As I was mucking and raking and adoring our herd this morning I was contemplating what I might blog about today. I thought about telling you the story of what has been going on that has been diminishing my computer time; I thought about talking to you about failing suspensory ligaments and all that entails; in my mind I was formulating the story of Max and how he came to live with us but when I sat down to find photos I realized that the story of the day, the week, the month (and as many months as it takes,) should be Makia.
Makia has been on the blog before. She is listed on Pet Finder and I have talked to as many people about her as I can. We did have a call on her last week. They sounded so certain that they wanted her. The callers never came back to see her. How sad.
Makia was brought to a boarding stable in horrible condition and pregnant. Makia successfully gave birth to a beautiful blue eyed filly in spite of her own condition of starvation and neglect. My dear friends watched over her and her baby. Makia was a good mother but she was limited in her ability to care for her filly by the starvation she was forced to endure. She just wasn't getting enough groceries to feed her baby. Worse yet, the baby that was already deprived of life giving mare's milk was in a stall that did not allow her to reach water. Three weeks after her birth, the filly weighed less than she did when she was born. She was on the slow train of death by starvation and dehydration. Makia was clearly distraught. My friends were beside themselves and called me.
The problem was that I was full. The other local horse rescue was full. This situation was further complicated because Makia was not abandoned but owned by a heartless individual. My friends showed me the mare and described the situation as I sat in the stall with Makia and her baby. The stall had nearly a foot of manure in it. Now, I don't cry very often... but that day I simply could not hold back the tears. My friends were as touched as I about the situation and I asked them to find out what it would take to get the mare and filly. I wasn't sure how we would do it, how we could afford it, where we could put her... and after much negotiations, many deliberations... my friends managed to free the mare and filly. And they stepped up to rescue them both. My heart had wings.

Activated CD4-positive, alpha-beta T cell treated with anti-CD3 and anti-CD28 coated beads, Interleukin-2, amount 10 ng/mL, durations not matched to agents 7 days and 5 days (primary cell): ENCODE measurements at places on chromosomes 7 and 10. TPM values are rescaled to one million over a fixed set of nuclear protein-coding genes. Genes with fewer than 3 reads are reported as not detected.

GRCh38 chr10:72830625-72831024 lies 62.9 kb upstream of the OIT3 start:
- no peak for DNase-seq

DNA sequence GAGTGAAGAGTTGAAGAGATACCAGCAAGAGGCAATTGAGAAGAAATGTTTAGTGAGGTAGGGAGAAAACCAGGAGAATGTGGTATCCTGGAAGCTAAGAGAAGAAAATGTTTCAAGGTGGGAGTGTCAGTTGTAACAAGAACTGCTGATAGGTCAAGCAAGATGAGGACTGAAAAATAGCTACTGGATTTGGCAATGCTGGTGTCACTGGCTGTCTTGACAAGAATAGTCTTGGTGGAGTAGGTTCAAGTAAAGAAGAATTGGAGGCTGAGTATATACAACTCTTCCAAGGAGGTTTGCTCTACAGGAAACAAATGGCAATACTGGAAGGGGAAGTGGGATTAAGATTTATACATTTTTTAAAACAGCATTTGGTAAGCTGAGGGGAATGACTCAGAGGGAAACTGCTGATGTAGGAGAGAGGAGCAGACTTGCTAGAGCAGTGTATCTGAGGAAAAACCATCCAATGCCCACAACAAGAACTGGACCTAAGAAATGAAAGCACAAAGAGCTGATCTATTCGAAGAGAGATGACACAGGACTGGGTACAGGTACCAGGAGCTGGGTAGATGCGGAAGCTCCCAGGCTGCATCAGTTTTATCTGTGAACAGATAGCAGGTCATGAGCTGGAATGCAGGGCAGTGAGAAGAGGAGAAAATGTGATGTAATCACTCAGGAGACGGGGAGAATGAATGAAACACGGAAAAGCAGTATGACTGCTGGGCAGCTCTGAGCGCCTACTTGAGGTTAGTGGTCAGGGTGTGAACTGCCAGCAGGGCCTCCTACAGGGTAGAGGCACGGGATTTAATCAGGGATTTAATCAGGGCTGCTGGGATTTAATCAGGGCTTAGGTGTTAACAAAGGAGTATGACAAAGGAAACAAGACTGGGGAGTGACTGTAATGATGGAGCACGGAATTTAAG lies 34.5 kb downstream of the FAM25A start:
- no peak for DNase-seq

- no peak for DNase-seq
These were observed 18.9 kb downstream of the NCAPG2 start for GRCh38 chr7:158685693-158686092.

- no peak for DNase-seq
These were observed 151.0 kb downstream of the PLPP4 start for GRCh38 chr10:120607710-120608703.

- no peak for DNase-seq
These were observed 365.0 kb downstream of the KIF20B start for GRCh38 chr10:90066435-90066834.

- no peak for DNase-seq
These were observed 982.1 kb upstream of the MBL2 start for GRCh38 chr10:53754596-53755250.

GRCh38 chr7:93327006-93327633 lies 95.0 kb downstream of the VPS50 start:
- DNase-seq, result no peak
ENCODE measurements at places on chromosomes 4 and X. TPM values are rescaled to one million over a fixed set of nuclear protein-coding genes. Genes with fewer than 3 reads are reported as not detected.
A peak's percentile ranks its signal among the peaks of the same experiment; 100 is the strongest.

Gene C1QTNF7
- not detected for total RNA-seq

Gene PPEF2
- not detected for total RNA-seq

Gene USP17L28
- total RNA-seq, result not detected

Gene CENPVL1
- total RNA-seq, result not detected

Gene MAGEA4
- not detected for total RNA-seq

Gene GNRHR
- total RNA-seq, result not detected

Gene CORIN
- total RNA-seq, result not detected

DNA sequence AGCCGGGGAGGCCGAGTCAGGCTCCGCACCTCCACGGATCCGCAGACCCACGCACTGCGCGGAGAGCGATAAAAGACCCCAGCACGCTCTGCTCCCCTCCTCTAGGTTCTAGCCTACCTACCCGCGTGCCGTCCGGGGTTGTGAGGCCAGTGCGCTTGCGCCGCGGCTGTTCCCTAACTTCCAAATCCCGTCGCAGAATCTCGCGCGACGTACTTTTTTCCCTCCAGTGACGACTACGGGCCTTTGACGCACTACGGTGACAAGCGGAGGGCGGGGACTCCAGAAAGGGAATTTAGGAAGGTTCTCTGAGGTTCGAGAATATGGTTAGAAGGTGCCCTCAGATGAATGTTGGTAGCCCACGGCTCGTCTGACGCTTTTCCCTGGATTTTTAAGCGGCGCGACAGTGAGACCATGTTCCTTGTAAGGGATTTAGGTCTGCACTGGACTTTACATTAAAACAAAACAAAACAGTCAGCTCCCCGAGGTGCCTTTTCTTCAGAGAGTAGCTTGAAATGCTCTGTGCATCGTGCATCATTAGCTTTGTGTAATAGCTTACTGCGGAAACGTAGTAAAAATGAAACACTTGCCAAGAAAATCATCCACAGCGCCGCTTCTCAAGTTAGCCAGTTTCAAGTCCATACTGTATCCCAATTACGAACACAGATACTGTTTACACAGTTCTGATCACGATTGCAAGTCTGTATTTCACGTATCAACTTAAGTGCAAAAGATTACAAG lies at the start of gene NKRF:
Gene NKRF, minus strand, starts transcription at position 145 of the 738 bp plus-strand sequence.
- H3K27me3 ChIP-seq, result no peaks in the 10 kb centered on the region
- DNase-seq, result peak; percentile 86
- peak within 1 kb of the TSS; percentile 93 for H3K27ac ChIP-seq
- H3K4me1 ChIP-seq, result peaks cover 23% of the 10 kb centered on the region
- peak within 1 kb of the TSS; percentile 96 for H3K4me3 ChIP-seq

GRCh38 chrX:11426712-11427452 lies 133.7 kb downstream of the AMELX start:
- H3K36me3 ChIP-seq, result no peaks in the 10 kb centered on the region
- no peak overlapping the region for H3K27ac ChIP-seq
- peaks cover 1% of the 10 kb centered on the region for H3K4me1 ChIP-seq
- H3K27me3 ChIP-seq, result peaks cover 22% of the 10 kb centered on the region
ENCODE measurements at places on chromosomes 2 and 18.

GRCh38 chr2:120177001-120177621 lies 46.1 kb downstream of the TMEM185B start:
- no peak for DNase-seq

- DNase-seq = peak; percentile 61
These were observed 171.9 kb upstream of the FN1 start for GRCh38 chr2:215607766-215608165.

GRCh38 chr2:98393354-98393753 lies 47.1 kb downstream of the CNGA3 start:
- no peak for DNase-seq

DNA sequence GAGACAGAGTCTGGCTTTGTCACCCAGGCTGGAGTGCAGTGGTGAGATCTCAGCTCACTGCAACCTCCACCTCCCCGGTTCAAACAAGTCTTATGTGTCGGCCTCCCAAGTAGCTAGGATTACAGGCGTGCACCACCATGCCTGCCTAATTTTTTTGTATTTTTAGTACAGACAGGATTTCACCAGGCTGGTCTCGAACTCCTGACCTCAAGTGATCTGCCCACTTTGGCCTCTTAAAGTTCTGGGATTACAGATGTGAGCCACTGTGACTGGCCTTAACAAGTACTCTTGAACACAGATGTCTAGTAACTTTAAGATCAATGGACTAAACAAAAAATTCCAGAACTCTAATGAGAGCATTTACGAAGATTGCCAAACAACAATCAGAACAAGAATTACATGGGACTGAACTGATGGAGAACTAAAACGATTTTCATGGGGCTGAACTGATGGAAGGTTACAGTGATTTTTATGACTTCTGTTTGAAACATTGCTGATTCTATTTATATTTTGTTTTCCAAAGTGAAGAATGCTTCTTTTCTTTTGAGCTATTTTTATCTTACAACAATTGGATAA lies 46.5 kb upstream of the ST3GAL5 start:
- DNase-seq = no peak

The filly was adopted quickly but Makia.... well.... Makia is taking time. Does Makia have less appeal because she is photosensitive? It isn't her fault she was fed on straight alfalfa. Alfalfa tends to be inexpensive hay so individuals that are watching pennies tend to feed it exclusively. If you are a lover of spotted ponies you might know that straight alfalfa has can lead to photo-sensitivity in horses. Limited alfalfa/clover mixes and providing plenty of shade (and sometimes a nice fly sheet) will help these horses tremendously. Lots of horses have mild photo-sensitivity.
Makia is a sweet mare with a lead mare personality. She needs clear direction and a leader. The times that I have worked Makia she has been a very responsive horse once she understands what her handler wants. This is not saying that Makia does not test humans because she very clearly does at this stage. Why should she trust? Every time I get the opportunity to work her I see in her the desire to connect. I also see her reluctance. She has been used up by the heartless and her trust has been badly damaged. Still, I see the glimmer within.
Makia needs a heart of her own to settle into. She needs someone to give her time and patience, to provide strong, compassionate leadership for her. She is a small (14.2 hand,) strong, stout tovero paint mare with one blue and one marbled blue eye that is quite beautiful. Joe has worked with her and believes she has been ridden before. She does come with 30 days of professional training and four lessons with our trainer.